Approximant   l [l]   y [j] w [w]    
Trill   r [ɾ]       g [ʁ]  
  • /f/ and /ɡ/ are found only in borrowed words, principally from Spanish and English.
  • Both [ʃ] and [tʃ] are found in word initial position. However, only [ʃ] occurs intervocalically, and only [ʃ] is found preconsonantally and at word final position. Examples of these allophones in complementary distribution abound, such as ya’ásh ('man nom.') and ya’áchi ('man acc.').

Orthography[edit]

Spelling systems[edit]

Along with an extensive oral tradition, Luiseño has a written tradition that stretches back to the Spanish settlement of San Diego. Pablo Tac (1822–1841), a native Luiseño speaker and a convert to Roman Catholicism, was the first to develop an orthography for his native language. His orthography leaned heavily on Spanish, which he learned in his youth.

Although Luiseño has no standard orthography, a commonly accepted spelling is implemented in reservation classrooms and college campuses in San Diego where the language is taught. The various orthographies that have been used for writing the language show influences from Spanish, English and the IPA.

Notable Luiseño spelling correspondences
IPA Pablo Tac (1830s) Sparkman (1900) Modern
(Long vowel, e.g. /iː/) ii ii
/tʃ/ č ch
/ʃ/ š sh
/q/ q q
/ʔ/ ' ʔ '
/x/ j x x
/ð/   δ th / ð
/ŋ/ ŋ ng / ñ
/j/ y y y

Sample texts[edit]

The Lord's Prayer (or the Our Father) in Luiseño, as recorded in The Sparkman Grammar of Luiseño:

Cham-na’ tuupaña aaukat cham-cha oi ohó’vanma.
Toshño om chaami.
Loví’i om hish mimchapun ivá’ ooxñ tuupaña axáninuk.
Ovi om chaamik cham-naachaxoni choun teméti.
Maaxaxan-up om chaamik hish aláxwichi chaam-lo’xai ivianáninuk chaam-cha maaxaxma pomóomi chaami hish pom-lo’xai aláxwichi.
Tuusho kamíí’i chaami chaam-lo’xai hish hichakati.
Kwavcho om chaami.
Our-father / sky-in / being / we / you / believe / always.
Command / you / us.
Do / you / anything / whatever / here / earth-on / sky-in / as.
Give / you / us-to / our-food / every / day.
Pardon / you / us-to / anything / bad / our-doing / this as /we / pardon / them / us / anything / their-doing / bad.
Not / allow / us / our-doing / anything / wicked.
Care / you / us.

Linguistic documentation[edit]

Linguist John Peabody Harrington made a series of recordings speakers of Luiseño in the 1930s. Those recordings, made on aluminum disks, were deposited in the United States National Archives.[8] Those recordings have since been digitized and made available over the internet by the Smithsonian Institution.[9]

See also[edit]

Bibliography[edit]

  • Chung, Sandra (1974), "Remarks on Pablo Tac's La lingua degli Indi Luiseños", International Journal of American Linguistics 40 (4): 292–307, doi:10.1086/465326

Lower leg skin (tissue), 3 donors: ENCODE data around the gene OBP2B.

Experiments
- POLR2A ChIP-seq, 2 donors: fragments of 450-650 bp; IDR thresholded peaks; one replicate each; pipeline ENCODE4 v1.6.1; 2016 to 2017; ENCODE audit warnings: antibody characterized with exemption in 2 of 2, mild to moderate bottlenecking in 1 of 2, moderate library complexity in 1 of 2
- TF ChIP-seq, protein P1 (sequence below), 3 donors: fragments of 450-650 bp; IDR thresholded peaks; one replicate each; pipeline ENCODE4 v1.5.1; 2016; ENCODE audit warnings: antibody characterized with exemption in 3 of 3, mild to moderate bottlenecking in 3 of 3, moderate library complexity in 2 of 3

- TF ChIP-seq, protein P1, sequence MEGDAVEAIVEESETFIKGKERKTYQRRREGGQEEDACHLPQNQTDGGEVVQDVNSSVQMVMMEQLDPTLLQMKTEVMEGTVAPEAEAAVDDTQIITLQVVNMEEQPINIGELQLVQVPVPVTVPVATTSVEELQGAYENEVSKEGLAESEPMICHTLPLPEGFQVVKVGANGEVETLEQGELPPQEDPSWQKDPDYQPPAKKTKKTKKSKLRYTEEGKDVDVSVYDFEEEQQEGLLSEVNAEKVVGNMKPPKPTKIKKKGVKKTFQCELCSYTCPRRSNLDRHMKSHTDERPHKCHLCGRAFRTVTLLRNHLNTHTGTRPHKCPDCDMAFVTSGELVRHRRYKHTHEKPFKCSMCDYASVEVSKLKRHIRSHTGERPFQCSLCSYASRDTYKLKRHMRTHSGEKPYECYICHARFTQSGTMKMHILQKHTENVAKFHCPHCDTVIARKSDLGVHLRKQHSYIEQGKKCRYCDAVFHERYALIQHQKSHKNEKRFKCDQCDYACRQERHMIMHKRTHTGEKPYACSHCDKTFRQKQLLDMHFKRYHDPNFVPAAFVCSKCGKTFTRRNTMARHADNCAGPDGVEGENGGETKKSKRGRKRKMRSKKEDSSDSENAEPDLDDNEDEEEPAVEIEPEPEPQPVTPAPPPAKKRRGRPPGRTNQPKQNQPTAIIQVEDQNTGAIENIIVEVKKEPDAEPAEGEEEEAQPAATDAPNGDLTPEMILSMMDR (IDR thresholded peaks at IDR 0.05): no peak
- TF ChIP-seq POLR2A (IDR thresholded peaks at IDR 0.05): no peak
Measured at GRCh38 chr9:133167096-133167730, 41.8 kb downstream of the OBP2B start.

• Hyde, Villiana Calac; Elliot, Eric (1994), Yumáyk Yumáyk: Long Ago, University of California Press 
  • Kroeber, A. L.; Grace, George William (1960), The Sparkman Grammar of Luiseño, Berkeley: UC Berkeley Press 
  • Tagliavini, Carlo (1926), La lingua degli Indi Luisenos, Bologna: Cooperativa Tipografica Azzoguidi 
  • Sparkman, Philip Stedman (1908). The culture of the Luiseño Indians. The University Press. Retrieved 24 August 2012. 

References[edit]

  1. ^ Luiseño at Ethnologue (17th ed., 2013)
  2. ^ Nordhoff, Sebastian; Hammarström, Harald; Forkel, Robert; Haspelmath, Martin, eds. (2013). "Luiseno". Glottolog 2.2. Leipzig: Max Planck Institute for Evolutionary Anthropology. 
  3. ^ *Marisa Agha (2012-03-18). "Language preservation helps American Indian students stick with college". The Sacramento Bee. Retrieved 2012-08-08. 
  4. ^ "Preserving the Luiseno Indian Language: The California Report". The California Report, californiareport.org. Retrieved 8 May 2010. 
  5. ^ Olson, David (2013-02-15). "TRIBES: Campaign to save Native American languages". Press-Enterprise, PE.com. Retrieved 2013-02-23. 
  6. ^ Deborah Sullivan Brennan (2012-09-01). "Video games teach traditional tongue". North County Times (Escondido, California). Retrieved 2012-10-21. 
  7. ^ "Video Games Make Learning Fun". SpokenFirst, Falmouth Institute. Retrieved 2012-10-21. 
  8. ^ Glenn, James R. (1991), "The Sound Recordings of John P. Harrington: A Report on Their Disposition and State of Preservation", Anthropological Linguistics (Anthropological Linguistics, Vol. 33, No. 4) 33 (4): 357–366, ISSN 0003-5483, JSTOR 30028216. 
  9. ^ "Collections Search Center, Smithsonian Institution". collections.si.edu. Retrieved 8 May 2010. 

External links[edit]